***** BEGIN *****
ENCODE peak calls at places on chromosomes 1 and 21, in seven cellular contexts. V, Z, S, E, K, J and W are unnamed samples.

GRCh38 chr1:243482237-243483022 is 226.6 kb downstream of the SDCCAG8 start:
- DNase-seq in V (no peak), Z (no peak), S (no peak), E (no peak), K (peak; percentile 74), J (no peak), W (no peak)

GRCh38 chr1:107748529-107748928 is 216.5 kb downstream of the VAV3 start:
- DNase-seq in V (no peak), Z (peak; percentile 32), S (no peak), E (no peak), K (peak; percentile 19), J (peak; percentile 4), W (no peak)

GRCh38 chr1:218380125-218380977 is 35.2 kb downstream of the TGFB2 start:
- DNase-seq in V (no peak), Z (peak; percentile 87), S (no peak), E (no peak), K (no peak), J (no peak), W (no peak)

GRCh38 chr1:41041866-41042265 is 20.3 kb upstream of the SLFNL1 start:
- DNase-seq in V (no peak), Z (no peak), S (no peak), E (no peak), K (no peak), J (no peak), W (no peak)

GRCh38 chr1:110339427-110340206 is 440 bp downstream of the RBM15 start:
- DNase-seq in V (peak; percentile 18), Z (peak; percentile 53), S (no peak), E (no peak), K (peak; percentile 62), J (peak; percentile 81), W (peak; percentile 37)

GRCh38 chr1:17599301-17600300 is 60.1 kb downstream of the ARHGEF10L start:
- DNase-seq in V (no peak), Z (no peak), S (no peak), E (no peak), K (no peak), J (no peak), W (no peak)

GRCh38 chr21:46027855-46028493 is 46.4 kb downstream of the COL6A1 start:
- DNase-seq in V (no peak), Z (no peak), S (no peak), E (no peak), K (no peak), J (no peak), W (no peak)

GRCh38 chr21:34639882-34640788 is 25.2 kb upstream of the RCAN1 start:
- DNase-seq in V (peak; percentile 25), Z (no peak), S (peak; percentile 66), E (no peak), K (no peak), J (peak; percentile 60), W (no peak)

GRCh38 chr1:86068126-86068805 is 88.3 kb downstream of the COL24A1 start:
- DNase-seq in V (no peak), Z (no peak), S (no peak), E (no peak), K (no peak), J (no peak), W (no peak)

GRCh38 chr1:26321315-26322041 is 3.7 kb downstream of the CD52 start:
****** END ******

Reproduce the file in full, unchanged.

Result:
ENCODE peak calls at places on chromosomes 1 and 21, in seven cellular contexts. V, Z, S, E, K, J and W are unnamed samples.

GRCh38 chr1:243482237-243483022 is 226.6 kb downstream of the SDCCAG8 start:
- DNase-seq in V (no peak), Z (no peak), S (no peak), E (no peak), K (peak; percentile 74), J (no peak), W (no peak)

GRCh38 chr1:107748529-107748928 is 216.5 kb downstream of the VAV3 start:
- DNase-seq in V (no peak), Z (peak; percentile 32), S (no peak), E (no peak), K (peak; percentile 19), J (peak; percentile 4), W (no peak)

GRCh38 chr1:218380125-218380977 is 35.2 kb downstream of the TGFB2 start:
- DNase-seq in V (no peak), Z (peak; percentile 87), S (no peak), E (no peak), K (no peak), J (no peak), W (no peak)

GRCh38 chr1:41041866-41042265 is 20.3 kb upstream of the SLFNL1 start:
- DNase-seq in V (no peak), Z (no peak), S (no peak), E (no peak), K (no peak), J (no peak), W (no peak)

GRCh38 chr1:110339427-110340206 is 440 bp downstream of the RBM15 start:
- DNase-seq in V (peak; percentile 18), Z (peak; percentile 53), S (no peak), E (no peak), K (peak; percentile 62), J (peak; percentile 81), W (peak; percentile 37)

GRCh38 chr1:17599301-17600300 is 60.1 kb downstream of the ARHGEF10L start:
- DNase-seq in V (no peak), Z (no peak), S (no peak), E (no peak), K (no peak), J (no peak), W (no peak)

GRCh38 chr21:46027855-46028493 is 46.4 kb downstream of the COL6A1 start:
- DNase-seq in V (no peak), Z (no peak), S (no peak), E (no peak), K (no peak), J (no peak), W (no peak)

GRCh38 chr21:34639882-34640788 is 25.2 kb upstream of the RCAN1 start:
- DNase-seq in V (peak; percentile 25), Z (no peak), S (peak; percentile 66), E (no peak), K (no peak), J (peak; percentile 60), W (no peak)

GRCh38 chr1:86068126-86068805 is 88.3 kb downstream of the COL24A1 start:
- DNase-seq in V (no peak), Z (no peak), S (no peak), E (no peak), K (no peak), J (no peak), W (no peak)

GRCh38 chr1:26321315-26322041 is 3.7 kb downstream of the CD52 start: